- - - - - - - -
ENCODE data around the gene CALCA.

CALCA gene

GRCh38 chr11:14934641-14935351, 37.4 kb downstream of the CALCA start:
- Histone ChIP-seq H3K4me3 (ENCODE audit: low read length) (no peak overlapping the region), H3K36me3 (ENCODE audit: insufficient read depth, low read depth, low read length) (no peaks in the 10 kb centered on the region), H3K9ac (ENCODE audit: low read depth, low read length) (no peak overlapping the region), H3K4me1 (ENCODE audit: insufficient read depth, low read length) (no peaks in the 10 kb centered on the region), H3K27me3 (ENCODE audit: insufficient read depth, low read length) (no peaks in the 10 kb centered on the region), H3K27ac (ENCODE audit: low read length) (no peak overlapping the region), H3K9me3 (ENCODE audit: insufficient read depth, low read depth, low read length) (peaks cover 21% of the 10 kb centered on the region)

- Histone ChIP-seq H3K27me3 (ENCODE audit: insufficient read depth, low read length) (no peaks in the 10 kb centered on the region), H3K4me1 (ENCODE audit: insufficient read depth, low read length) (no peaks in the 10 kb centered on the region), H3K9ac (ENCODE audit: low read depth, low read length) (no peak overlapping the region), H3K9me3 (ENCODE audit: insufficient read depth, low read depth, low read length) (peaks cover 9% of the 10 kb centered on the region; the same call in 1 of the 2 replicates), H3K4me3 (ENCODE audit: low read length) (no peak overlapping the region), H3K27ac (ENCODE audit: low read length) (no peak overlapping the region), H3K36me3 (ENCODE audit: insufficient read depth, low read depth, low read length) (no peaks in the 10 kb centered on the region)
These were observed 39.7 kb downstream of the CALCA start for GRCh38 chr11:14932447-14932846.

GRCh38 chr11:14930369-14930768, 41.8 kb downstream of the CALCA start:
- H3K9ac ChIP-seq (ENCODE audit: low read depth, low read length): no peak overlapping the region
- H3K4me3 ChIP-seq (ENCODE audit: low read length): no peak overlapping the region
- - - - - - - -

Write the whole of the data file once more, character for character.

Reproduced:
ENCODE data around the gene CALCA.

CALCA gene

GRCh38 chr11:14934641-14935351, 37.4 kb downstream of the CALCA start:
- Histone ChIP-seq H3K4me3 (ENCODE audit: low read length) (no peak overlapping the region), H3K36me3 (ENCODE audit: insufficient read depth, low read depth, low read length) (no peaks in the 10 kb centered on the region), H3K9ac (ENCODE audit: low read depth, low read length) (no peak overlapping the region), H3K4me1 (ENCODE audit: insufficient read depth, low read length) (no peaks in the 10 kb centered on the region), H3K27me3 (ENCODE audit: insufficient read depth, low read length) (no peaks in the 10 kb centered on the region), H3K27ac (ENCODE audit: low read length) (no peak overlapping the region), H3K9me3 (ENCODE audit: insufficient read depth, low read depth, low read length) (peaks cover 21% of the 10 kb centered on the region)

- Histone ChIP-seq H3K27me3 (ENCODE audit: insufficient read depth, low read length) (no peaks in the 10 kb centered on the region), H3K4me1 (ENCODE audit: insufficient read depth, low read length) (no peaks in the 10 kb centered on the region), H3K9ac (ENCODE audit: low read depth, low read length) (no peak overlapping the region), H3K9me3 (ENCODE audit: insufficient read depth, low read depth, low read length) (peaks cover 9% of the 10 kb centered on the region; the same call in 1 of the 2 replicates), H3K4me3 (ENCODE audit: low read length) (no peak overlapping the region), H3K27ac (ENCODE audit: low read length) (no peak overlapping the region), H3K36me3 (ENCODE audit: insufficient read depth, low read depth, low read length) (no peaks in the 10 kb centered on the region)
These were observed 39.7 kb downstream of the CALCA start for GRCh38 chr11:14932447-14932846.

GRCh38 chr11:14930369-14930768, 41.8 kb downstream of the CALCA start:
- H3K9ac ChIP-seq (ENCODE audit: low read depth, low read length): no peak overlapping the region
- H3K4me3 ChIP-seq (ENCODE audit: low read length): no peak overlapping the region